Wednesday, January 20, 2016
Presidential frontrunner Donald Trump recently responded to critics of his abrasive campaign rhetoric by saying he would “gladly accept the mantle of anger” because the government is being run by “incompetent people.” Voters, especially Republicans, share that sentiment.
A new Rasmussen Reports national telephone survey finds that two-out-of-three Likely U.S. Voters (67%) are angry at the current policies of the federal government, including 38% who are Very Angry. Thirty percent (30%) say they are not angry at these policies, but that includes just nine percent (9%) who are Not At All Angry. (To see survey question wording, click here.)
This is consistent with regular surveying since 2009, and it appears this anger is finally bubbling up in support of outsider presidential candidates like Trump and Bernie Sanders. This anger peaked at 75% in 2010, the year Republicans regained control of a portion of Congress.
But voters remain even angrier with Congress: 84% feel that way, with 53% who are Very Angry. Only 13% are not angry at Congress, including three percent (3%) who are Not At All Angry. This, too, is in line with surveying for the past several years.
Fifty-seven percent (57%) of voters are still angry at large corporations; 41% are not. This includes 29% who are Very Angry and 12% who are Not At All Angry. These findings also are nearly identical to past surveys.
The survey of 1,000 Likely Voters was conducted on January 14 and 17, 2016 by Rasmussen Reports. The margin of sampling error is +/- 3 percentage points with a 95% level of confidence. Field work for all Rasmussen Reports surveys is conducted by Pulse Opinion Research, LLC. See methodology.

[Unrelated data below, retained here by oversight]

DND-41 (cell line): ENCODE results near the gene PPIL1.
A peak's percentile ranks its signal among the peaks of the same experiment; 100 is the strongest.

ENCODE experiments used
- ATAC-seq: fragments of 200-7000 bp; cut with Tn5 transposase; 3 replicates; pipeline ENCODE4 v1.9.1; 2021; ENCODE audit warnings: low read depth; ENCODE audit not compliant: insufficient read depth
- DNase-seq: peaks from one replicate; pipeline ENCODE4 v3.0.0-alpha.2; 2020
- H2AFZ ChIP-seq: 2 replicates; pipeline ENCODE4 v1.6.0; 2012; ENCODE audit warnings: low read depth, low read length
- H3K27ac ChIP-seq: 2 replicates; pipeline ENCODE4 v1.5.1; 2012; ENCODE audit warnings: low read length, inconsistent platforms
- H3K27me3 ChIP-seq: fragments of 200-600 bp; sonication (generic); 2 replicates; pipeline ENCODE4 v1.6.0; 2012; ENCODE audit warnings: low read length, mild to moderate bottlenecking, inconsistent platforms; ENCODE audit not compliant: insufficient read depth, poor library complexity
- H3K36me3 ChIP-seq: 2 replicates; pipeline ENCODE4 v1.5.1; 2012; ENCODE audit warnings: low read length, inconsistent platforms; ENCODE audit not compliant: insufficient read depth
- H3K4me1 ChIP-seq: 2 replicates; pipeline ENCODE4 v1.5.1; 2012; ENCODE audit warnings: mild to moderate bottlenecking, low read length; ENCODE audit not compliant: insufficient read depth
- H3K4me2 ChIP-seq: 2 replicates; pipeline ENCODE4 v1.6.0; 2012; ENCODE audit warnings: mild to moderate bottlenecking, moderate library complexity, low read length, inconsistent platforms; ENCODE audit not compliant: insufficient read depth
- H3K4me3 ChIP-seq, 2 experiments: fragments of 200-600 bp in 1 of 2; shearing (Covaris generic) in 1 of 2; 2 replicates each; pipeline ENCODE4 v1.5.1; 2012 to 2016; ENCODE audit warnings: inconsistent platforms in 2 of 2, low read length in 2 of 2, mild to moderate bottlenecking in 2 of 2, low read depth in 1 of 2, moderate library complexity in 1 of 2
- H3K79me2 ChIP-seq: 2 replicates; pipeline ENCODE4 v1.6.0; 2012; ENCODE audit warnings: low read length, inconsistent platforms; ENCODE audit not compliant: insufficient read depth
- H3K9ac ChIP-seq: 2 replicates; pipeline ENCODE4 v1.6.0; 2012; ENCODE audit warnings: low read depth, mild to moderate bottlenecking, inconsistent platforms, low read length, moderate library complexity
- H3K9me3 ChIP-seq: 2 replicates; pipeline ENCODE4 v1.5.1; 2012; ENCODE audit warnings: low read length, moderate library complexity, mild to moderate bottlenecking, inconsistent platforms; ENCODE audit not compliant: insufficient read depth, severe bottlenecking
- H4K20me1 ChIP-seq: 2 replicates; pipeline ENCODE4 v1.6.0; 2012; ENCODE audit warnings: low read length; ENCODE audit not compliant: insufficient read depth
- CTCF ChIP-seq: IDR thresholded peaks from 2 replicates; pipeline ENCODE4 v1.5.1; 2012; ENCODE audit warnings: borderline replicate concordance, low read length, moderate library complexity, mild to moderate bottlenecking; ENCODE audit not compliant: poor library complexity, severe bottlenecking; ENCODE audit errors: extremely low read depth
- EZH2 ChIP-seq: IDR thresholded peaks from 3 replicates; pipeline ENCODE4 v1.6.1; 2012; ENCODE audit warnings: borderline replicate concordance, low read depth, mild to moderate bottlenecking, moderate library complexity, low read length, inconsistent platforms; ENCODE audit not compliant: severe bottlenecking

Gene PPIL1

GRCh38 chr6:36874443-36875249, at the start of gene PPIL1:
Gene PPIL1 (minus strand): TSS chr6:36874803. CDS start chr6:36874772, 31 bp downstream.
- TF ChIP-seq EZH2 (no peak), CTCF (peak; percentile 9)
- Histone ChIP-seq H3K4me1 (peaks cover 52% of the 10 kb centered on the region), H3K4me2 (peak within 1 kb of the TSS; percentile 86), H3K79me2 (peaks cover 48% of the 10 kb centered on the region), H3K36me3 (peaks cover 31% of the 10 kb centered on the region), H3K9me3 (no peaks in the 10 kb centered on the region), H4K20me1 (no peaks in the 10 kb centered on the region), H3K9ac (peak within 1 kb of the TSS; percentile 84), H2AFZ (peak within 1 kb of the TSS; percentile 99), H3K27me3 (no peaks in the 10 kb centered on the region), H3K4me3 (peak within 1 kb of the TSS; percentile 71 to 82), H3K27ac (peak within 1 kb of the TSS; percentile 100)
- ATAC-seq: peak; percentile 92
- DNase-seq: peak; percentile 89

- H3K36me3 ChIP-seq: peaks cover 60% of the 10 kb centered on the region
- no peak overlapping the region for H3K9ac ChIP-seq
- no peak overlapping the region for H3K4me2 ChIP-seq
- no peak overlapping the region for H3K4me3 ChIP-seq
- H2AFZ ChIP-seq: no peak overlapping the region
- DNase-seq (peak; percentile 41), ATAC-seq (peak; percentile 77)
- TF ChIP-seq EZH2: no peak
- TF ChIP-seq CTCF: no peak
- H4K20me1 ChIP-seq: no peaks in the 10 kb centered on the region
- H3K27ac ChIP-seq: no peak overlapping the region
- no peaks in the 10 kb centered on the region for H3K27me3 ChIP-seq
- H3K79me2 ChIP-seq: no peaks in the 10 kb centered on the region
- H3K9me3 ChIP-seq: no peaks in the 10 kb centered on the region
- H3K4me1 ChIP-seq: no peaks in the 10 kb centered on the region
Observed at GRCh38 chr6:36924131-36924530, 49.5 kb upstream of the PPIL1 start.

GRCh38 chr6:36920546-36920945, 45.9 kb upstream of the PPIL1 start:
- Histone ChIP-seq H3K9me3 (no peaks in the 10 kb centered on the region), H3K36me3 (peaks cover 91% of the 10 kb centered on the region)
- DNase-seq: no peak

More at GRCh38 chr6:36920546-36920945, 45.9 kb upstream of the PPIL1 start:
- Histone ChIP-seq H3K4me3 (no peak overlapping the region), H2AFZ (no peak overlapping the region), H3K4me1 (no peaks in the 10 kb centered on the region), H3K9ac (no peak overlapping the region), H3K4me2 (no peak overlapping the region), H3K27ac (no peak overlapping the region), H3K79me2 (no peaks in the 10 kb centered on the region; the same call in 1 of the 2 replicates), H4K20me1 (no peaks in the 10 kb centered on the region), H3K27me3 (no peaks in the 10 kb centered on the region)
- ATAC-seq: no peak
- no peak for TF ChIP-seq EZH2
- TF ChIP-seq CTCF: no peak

As election season moves into full swing, voters are closely divided over whether it is better to have one party in charge of both the White House and Congress or have a separate party in charge of each one.
With a Democrat in the White House, it is perhaps not surprising that 63% of Republicans are Very Angry with the policies of the federal government, while just 16% of Democrats and 38% of voters not affiliated with either major party agree. But, interestingly, even though Republicans now control both the House and Senate, GOP voters are just as angry with Congress as the others are.
Democrats express stronger anger toward large corporations than Republicans and unaffiliateds do which helps explain surging support for Sanders who has consistently attacked the practices and influence of these mega-businesses.
Those 40 and over are much angrier at both Congress and the policies of the federal government than younger voters are. Voters under 40 are angrier overall than their elders are at larger corporations, but middle-aged voters are the most likely to be Very Angry.
Seventy-seven percent (77%) of voters who Strongly Disapprove of President Obama’s performance are Very Angry with the policies of the federal government, but only nine percent (9%) of those who Strongly Approve of his performance agree. Voters who like the job Obama is doing are much more likely to be angry at large corporations. But most voters in both groups are angry at Congress.
One of the major issues Trump mentions as a source of anger has been the federal government’s handling of illegal immigration. Most voters continue to believe the government isn’t cracking down enough on illegal immigration and that the current policies and practices of the federal government encourage people to enter the United States illegally.
Most voters have made it clear that they want the federal government only to do what Congress and the president agree on, but they blame the GOP-led Congress more than Obama for the legislative gridlock in Washington, D.C.
Congress' job approval ratings have been dismal under both Republican and Democratic control. Obama's daily job approval rating remains in the negative teens where it's been for most of his presidency.
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